Menjivar v. Canada (MCI), 2022 FC 1490
In Menjivar v. Canada (MCI), the Court explored the IAD’s decision to dismiss the applicant’s appeal on H&C grounds under section s.67(1)(c) of the Immigration and Refugee Protection Act, on the basis that the applicant had engaged in misrepresentation and failed to show a lack of remorse. Upon Judicial Review, the Court found that while the IAD’s decision to uphold the finding of misrepresentation was reasonable, their assessment of the H&C considerations was not. In particular, the Court stressed that the applicant was not only entitled to put the Minister to the proof of the allegation regarding the genuineness of his prior marriage, but was also entitled to appeal the ID’s determination to the IAD. In addition, the Court noted that the IAD erred in treating the applicant’s lack of remorse not simply as the absence of mitigating factors but, rather, as aggravating factors weighing heavily against the granting of special relief. Lastly, the Court discovered that the IAD took a very limited review of the best interested of the child and unreasonably found it only as “slightly positive” factor in this case when the issue warranted more careful consideration. The application for judicial review was allowed.
Kaur v. Canada (MCI), 2022 FC 1483
In Kaur v. Canada (MCI) the Court addressed the Officer’s refusal of an elderly widow’s humanitarian and compassionate application. On judicial review, the Court found that the officer erred in their assessment of hardship (specifically, discrimination against widows in India). The Court noted that it was unreasonable for the officer to require direct evidence concerning discrimination against the applicant given that her status as a widow was sufficient to place her as a member of a discriminated group. The application for judicial review was allowed.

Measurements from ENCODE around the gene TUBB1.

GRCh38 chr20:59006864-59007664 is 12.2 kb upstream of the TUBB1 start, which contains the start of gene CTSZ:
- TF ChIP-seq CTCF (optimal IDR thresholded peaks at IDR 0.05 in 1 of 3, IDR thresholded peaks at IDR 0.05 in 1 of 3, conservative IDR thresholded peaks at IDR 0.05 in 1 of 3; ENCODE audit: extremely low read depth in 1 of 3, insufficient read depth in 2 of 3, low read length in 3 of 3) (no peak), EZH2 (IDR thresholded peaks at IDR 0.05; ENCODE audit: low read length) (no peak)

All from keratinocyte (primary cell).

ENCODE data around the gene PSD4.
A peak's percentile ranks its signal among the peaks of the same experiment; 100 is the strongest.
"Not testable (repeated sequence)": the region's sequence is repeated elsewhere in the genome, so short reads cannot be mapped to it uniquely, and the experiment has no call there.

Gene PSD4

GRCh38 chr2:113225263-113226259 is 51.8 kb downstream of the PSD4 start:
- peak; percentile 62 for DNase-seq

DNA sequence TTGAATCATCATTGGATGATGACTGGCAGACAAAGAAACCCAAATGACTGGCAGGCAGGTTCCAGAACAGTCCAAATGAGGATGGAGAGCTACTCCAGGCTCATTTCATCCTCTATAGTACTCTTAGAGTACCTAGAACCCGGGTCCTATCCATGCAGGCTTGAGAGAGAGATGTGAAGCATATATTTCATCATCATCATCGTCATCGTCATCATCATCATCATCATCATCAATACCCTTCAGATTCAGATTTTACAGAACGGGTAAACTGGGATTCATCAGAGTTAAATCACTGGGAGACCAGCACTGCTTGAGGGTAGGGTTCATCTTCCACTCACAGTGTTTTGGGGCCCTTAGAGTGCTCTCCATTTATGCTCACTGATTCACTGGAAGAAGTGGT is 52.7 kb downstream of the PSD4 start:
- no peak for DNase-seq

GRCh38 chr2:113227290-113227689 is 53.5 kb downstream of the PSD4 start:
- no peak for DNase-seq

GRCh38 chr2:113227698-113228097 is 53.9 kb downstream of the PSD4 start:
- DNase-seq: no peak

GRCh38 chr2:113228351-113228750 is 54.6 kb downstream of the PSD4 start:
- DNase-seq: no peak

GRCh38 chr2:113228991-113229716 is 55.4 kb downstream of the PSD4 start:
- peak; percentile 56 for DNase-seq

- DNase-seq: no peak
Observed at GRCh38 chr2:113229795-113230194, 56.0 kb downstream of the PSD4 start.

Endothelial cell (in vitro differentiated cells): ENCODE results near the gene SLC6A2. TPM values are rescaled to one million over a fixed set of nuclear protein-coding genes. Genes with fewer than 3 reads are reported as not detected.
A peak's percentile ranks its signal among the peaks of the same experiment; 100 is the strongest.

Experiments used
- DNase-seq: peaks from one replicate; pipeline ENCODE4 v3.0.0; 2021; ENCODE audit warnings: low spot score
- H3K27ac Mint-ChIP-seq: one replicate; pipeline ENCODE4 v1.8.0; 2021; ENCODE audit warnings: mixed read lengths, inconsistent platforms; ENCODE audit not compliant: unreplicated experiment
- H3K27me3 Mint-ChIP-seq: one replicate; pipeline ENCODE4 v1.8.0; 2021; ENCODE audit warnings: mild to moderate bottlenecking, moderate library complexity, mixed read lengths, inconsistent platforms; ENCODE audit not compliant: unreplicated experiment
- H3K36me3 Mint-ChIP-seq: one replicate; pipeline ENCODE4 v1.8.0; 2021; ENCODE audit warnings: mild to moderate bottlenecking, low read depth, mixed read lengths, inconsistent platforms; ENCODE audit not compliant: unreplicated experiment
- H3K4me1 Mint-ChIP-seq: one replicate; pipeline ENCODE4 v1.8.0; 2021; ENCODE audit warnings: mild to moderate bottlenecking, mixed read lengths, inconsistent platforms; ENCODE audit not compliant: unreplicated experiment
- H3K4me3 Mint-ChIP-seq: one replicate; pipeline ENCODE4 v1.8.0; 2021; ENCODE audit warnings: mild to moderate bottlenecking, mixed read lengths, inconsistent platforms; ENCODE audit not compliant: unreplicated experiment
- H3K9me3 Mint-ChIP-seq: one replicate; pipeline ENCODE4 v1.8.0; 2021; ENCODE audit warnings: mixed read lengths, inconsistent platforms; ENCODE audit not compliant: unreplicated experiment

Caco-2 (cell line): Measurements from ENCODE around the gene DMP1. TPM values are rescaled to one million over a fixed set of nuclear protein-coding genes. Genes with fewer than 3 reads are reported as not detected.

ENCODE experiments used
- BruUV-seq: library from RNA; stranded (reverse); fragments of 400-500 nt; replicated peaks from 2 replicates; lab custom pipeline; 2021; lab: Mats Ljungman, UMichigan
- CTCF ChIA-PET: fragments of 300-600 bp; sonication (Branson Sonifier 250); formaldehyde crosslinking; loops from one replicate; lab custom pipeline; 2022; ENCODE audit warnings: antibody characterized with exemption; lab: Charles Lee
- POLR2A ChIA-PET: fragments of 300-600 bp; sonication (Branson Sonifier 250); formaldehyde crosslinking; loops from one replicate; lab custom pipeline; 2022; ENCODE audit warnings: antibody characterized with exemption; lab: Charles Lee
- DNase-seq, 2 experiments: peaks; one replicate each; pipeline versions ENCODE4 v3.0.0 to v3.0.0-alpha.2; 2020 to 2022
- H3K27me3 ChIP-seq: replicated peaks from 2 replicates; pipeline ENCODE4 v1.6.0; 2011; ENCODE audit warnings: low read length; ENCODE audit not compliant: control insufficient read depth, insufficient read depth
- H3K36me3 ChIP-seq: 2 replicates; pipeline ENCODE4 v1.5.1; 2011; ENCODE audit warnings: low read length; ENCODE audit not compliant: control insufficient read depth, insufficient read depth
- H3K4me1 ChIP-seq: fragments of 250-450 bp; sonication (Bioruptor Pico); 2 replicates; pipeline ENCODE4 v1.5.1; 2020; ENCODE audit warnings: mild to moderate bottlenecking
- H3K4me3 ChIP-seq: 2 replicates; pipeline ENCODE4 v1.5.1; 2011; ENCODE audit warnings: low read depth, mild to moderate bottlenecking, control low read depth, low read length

Singh v. Canada (MCI),2022 FC 1481
In Singh v. Canada (MCI), the Court explored the applicant’s appeal of the cessation of his refugee status on the ground of reavailment. On judicial review, the Court found that the RPD’s analysis as it related to the voluntariness and intention branches of the reavailment test was unreasonable. The Court found that none of the evidence before the RPD relating to the applicant’s subjective intent was actively considered. The RPD’s failure to grapple with the submissions and evidence relating to the applicant’s subjective intent, together with the RPD’s reliance on its objective view of how the applicant should have proceeded rendered the decision unreasonable. The application for judicial review was granted.
Alex v. Canada (MCI), 2022 FC 1454
In Alex v. Canada the Court addressed the Officer’s decision to refuse a humanitarian and compassionate application. The Court focused on the Officer’s assessment of the applicant’s hardship and best interests of the child as it relates to the racial discrimination they would face in Italy as Black persons of African descent. On judicial review, the court stated that it was while it was not unreasonable for the Officer to consider the anti-discriminatory measures that had been adopted in Italy to combat racial discrimination, the decision was unreasonable because the Officer failed to address the effectiveness of those anti-discrimination measures. The application for judicial review was allowed.